The standard liberal response is that everyone pays the price of poor nutrition in the form of bigger outlays for Medicare and Medicaid and higher private insurance rates, so the government needs to act. They don't completely shy away from the nanny state argument, saying that government has a responsibility to assure the common good.

It seems to me that both these arguments miss that mark. Why? Because personal freedom when it comes to eating has telescoped drastically in the last 20 to 30 years.

You can't exercise freedom without choice and accurate information. The food industrial complex -- with a huge assist from the federal government -- has largely taken away both. Most of what we eat is pre-determined by marketing so slick and pervasive that we don't even perceive it.

Choice? Well how can you have choice when virtually every restaurant in America uses hamburger from the same handful of companies, all of it raised and processed on giant feed lots? It all tastes the same.

As my mother likes to say, you don't know what you like, you like what you know.

Libertarians need to concede that incredibly sophisticated marketing and over-concentration of the food industry undermine individual choice and freedom, problems the government helped create and only it can undo.

Liberals should stop sounding like they want to micromanage people's diets, decreeing what is good and bad, and instead frame their policies as using government to restore food freedom and choice to Americans.

Sunday, May 2, 2010

Too Busy to Cook? Bulldust

Well, maybe not dust.

At a recent conference, Mark Ruhlman made an excellent point that he reiterated in a column on the Huffington Post. It's horse hockey (he used much stronger language) to say people "don't have time" to cook. As one of the panelists in the clip says, how much time do people spend a day watching TV? They can't forgo 30 or 45 minutes of boob tube time and devote it to preparing a simple, nutritious and tasty meal?

It's a matter of priorities, as the boring, but dependable husband says in "The Big Chill."

Right on Mark. You Ruhl man.

Friday, April 30, 2010

Brownies and Chocolate Sauce

I've been experimenting with homemade brownies. I tried a batch using olive oil (trying to reduce the saturated fat) and the result was disappointing. I then turned to the Bible, Mark Bittman's "How to Cook Everything," but his were too cakey. Here's his recipe on the Internet. The version I used had two ounces of semi-sweetened chocolate and about half a quarter cup of sugar.

The solution seemed simple. Cut the number of eggs from two to one (the fewer the eggs, the chewier). I tried that yesterday, and the batch turned out excellent, much better than out of a box.

Which brings me to a thought: It's all about your taste. What you like. When big food companies make mixes, they impose a particular taste on you. If you cook yourself, if you bake yourself, you can adjust, tweak, experiment and find just the right combination that sends your taste buds into overdrive. This is where family recipes come from. This is why cooking and baking on your own is about more than just health. It's about pleasure. And personal freedom. Find out what you really like, not what Duncan Hines wants you to like.

Back to the kitchen. My daughter decided she wanted chocolate sauce. So we melted over a very low heat two ounces semi sweet chocolate and with two tablespoons butter with sugar and a touch of salt. Unfortunately, we put in too much sugar (our recipe called for unsweetened chocolate and we used semi-sweet), so it was a little too sweet. Still outstanding over ice cream. A truly decadent dessert (see above).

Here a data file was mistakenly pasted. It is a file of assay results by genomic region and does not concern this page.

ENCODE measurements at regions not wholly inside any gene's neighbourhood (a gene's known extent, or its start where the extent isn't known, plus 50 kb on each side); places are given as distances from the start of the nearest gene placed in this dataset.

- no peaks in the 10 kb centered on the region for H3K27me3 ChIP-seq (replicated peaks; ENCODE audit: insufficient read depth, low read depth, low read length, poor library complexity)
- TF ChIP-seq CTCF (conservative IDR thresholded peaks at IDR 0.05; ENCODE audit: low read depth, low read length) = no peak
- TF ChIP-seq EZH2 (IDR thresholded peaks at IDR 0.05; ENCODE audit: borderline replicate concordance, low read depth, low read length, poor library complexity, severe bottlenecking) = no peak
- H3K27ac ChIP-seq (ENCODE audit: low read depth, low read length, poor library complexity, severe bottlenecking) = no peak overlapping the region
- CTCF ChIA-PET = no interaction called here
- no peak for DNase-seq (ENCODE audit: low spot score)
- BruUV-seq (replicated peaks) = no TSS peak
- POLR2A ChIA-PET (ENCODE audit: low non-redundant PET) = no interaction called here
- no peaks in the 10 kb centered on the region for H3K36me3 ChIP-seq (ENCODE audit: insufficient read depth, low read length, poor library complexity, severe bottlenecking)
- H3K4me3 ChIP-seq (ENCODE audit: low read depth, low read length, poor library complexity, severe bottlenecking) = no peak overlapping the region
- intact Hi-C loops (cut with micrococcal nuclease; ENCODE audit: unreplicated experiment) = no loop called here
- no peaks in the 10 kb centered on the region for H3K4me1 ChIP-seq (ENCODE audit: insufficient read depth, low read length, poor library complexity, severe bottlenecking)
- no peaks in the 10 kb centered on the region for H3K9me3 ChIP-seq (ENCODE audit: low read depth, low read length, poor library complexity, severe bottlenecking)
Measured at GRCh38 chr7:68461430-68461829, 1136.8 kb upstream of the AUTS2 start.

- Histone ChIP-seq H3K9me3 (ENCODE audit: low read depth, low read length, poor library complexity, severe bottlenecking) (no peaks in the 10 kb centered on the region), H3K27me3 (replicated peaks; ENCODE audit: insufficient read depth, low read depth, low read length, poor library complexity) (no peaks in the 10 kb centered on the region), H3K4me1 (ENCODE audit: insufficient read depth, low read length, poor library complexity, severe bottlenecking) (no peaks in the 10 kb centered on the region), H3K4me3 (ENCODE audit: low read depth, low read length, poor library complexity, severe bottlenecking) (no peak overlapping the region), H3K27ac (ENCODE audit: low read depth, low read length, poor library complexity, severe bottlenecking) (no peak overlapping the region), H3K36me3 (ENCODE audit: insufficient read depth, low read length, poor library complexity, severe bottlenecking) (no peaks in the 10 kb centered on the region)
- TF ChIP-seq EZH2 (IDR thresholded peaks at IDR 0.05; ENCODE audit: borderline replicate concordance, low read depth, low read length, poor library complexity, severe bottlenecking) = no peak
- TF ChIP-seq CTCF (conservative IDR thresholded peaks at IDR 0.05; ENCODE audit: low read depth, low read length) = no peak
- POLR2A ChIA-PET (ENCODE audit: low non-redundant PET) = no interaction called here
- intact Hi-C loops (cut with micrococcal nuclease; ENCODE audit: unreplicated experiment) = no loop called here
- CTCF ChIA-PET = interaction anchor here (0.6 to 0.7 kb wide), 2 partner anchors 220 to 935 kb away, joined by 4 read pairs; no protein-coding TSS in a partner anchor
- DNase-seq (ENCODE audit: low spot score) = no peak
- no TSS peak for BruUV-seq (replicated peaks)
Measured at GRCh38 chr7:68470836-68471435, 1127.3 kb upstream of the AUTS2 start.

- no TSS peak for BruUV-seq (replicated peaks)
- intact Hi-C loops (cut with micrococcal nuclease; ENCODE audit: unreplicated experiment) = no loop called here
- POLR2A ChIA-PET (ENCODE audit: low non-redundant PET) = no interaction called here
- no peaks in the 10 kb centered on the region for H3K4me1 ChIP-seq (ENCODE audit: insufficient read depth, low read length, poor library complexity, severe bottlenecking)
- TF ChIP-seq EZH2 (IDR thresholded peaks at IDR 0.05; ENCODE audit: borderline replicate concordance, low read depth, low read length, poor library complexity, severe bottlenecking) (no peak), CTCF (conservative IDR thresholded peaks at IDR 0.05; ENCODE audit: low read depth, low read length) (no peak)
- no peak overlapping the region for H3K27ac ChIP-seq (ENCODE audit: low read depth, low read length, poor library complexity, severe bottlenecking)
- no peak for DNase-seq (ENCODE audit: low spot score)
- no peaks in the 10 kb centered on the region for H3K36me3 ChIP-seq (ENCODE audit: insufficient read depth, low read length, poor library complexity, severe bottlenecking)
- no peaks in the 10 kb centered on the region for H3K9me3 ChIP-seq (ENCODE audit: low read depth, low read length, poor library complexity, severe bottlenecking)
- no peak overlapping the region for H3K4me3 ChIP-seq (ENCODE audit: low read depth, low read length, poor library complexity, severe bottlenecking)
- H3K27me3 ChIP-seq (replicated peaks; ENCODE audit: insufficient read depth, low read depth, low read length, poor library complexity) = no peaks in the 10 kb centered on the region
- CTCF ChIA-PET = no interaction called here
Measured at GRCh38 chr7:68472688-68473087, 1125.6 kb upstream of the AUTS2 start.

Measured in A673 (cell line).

Thursday, April 29, 2010

Louisiana Dream'n

After reading this article, I really want to go to New Orleans and eat. The Vietnamese food sounds especially mouth-watering.

The parts of the article about Emeril Lagasse are especially interesting since no one says New Orleans more than him (Ironic since he's from Fall River, Mass.). Yes, Emeril is so overexposed, he's verging on self-parody, but against all odds his original restaurants are still turning out fantastic food, the article says.

My only real encounter with Louisiana food was a weekend day nearly 20 years ago when my editor at the Norwich Bulletin sent me to cover a Cajun festival just over the border in Rhode Island. I'll never forget the music or the food. I had red beans and rice (so simple, but so good) and crayfish for the first time.

Among the musicians performing that day was Dewey Balfa, who I later learned is one of the giants of Cajun music. I interviewed him, and he used an expression I'd never heard and I've never forgotten. He complained that the younger generation of musicians only cared about "bringing home George." The phrase stumped me. What does that mean, I asked. "Make money," as in dollar bills, i.e. George Washington, he explained.

He told me that the essence of Cajun music was sadness, specifically the sadness of the Cajun people being forcibly removed from Acadia in modern day Nova Scotia after New France fell to the British in 1763.

Here's a video of Balfa, who died about a year after I interviewed him. Here's another video with a little background about him. There's just something about this music that sends shivers up my spine. It lights up my soul the moment I hear it.

Given this article and the amazing Treme on HBO, Louisiana's on my mind.

Wednesday, April 28, 2010

It's the Goverment, Stupid

Jamie Oliver finished up his "Food Revolution" last week with a shining revelation: federal government policy is a major cause -- if not the major cause -- of obesity in America. He's absolutely spot on.